Joseph Lowery

Lowery, a Presidential Medal of Freedom recipient, is nothing if not outspoken.

SCOTUS ruling forces a new strategy for DeKalb groups

Civil rights organizations in Georgia are scrambling to come up with a strategy to respond to yesterday’s U.S. Supreme Court ruling on the 1965 Voting Rights Act.

Commentary: Atlanta’s neglect of the Sweet Auburn district is a civic shame

A century or so ago, if a black resident of Atlanta wanted to stop for a drink after work, he’d have to go to the basement of a saloon, or sit behind a curtain or screen in the rear of a bar. Jim Crow laws, which controlled everything from what African Americans could wear (no capes) and how they got to upper floors of the Candler Building (the freight elevator), kept the races from sharing a cold beer or shot of rye side by side.

Resegregation

Mary McMullen Francis doesn’t remember many details of August 30, 1961: the dress she wore or what her mother said before she walked out the door or the names of her teachers. But she remembers how eerily empty the street was of cars and people.
Martin Luther King Jr.

The Day King Died

On the night of Thursday, April 4, 1968, Louise and I were in our bedroom at home watching television and reading the newspaper when a bulletin flashed on the screen: MARTIN LUTHER KING, JR., SHOT IN MEMPHIS.

“I Have a Dream…”

If the road to Equal Opportunity is paved with the good intentions of the Martin Luther King, Jr. Center For Social Change to address the experience of all people, then the implementation of their planning must surely focus on the poor and oppressed. Isn’t that what the dream was all about?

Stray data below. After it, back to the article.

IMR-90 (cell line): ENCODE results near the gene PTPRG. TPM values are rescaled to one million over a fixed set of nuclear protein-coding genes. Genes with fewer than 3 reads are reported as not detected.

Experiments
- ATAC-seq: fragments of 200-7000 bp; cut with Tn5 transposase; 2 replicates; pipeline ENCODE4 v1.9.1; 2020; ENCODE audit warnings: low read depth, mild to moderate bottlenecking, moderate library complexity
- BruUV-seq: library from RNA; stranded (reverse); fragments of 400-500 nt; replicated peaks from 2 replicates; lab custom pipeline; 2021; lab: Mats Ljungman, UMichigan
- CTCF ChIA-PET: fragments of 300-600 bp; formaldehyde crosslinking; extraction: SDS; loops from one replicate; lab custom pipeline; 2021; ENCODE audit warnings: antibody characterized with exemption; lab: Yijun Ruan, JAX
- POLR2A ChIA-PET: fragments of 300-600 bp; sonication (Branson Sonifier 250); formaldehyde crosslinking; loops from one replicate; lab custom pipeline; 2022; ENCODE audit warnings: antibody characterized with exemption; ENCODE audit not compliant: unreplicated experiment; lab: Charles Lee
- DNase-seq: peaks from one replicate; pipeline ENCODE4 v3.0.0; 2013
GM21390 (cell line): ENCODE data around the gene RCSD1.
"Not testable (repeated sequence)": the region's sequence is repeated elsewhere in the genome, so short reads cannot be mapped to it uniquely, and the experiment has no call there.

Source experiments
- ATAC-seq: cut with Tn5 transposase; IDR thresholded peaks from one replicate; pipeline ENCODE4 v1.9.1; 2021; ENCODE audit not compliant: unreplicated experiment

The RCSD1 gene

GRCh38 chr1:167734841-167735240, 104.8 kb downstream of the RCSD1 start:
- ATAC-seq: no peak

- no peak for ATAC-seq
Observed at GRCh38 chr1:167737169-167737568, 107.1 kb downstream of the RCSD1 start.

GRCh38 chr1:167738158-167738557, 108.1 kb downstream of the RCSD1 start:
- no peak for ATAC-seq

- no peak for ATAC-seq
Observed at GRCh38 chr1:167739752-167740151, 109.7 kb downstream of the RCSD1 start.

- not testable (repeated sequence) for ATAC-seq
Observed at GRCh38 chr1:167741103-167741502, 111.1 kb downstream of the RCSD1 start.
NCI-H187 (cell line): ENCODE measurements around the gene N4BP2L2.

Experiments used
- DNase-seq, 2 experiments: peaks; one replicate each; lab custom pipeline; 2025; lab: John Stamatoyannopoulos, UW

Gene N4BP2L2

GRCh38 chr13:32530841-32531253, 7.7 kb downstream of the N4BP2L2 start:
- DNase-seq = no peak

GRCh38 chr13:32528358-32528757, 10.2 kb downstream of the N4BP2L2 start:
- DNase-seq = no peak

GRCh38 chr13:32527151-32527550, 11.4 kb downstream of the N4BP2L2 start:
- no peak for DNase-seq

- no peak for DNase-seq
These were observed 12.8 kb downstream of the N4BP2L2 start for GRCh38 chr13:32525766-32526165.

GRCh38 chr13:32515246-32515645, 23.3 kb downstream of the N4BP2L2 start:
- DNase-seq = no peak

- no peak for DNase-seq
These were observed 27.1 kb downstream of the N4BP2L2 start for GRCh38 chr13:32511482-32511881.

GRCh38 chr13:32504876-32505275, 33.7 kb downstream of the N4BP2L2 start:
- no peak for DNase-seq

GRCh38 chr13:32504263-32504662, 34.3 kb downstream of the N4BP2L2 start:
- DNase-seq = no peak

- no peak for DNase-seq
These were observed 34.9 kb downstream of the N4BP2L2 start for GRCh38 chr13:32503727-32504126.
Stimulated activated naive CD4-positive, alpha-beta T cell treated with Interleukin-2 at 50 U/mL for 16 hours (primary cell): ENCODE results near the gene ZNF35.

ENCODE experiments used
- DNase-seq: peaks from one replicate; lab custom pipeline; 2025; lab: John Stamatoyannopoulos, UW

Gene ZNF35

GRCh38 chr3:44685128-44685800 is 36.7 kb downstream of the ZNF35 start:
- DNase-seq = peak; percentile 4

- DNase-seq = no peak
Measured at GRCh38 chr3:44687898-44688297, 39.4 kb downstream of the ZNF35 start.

Legends, leaders on hand for civil rights center groundbreaking

The equivalent of Atlanta royalty—members of civil rights dynasties like the Kings, the Farrises, the Youngs, and the Lowerys; top city officials, including Mayors Reed, Franklin, and Massell; and c-level executives from The Coca-Cola Company, Delta, and Georgia-Pacific—all turned out Wednesday for the official groundbreaking of the National Center for Civil and Human Rights (NCCHR) at Pemberton Place.

The Atlanta Student Movement: A Look Back

At breakfast tables across Atlanta on March 9, 1960, quiet consumption of coffee, grits, and eggs was disrupted as subscribers to the Atlanta Constitution and Atlanta Daily World opened their morning papers to discover a startling full-page ad.

Leaders and Landmarks

When Donald L. Hollowell settled in Atlanta in 1951, with his law degree from Loyola University and his honorable discharge as Captain from the U.S. Army, he could enter the courthouse through the front door—but couldn't eat in the cafeteria.
Living with the Legacy Martin Luther King Children 1985

The Children of Dr. King: Living with the Legacy

"My father was sent to do a very specific job. . . . He was a God-sent man and when his work was done he moved on higher. . . ." —Yolanda Denise King

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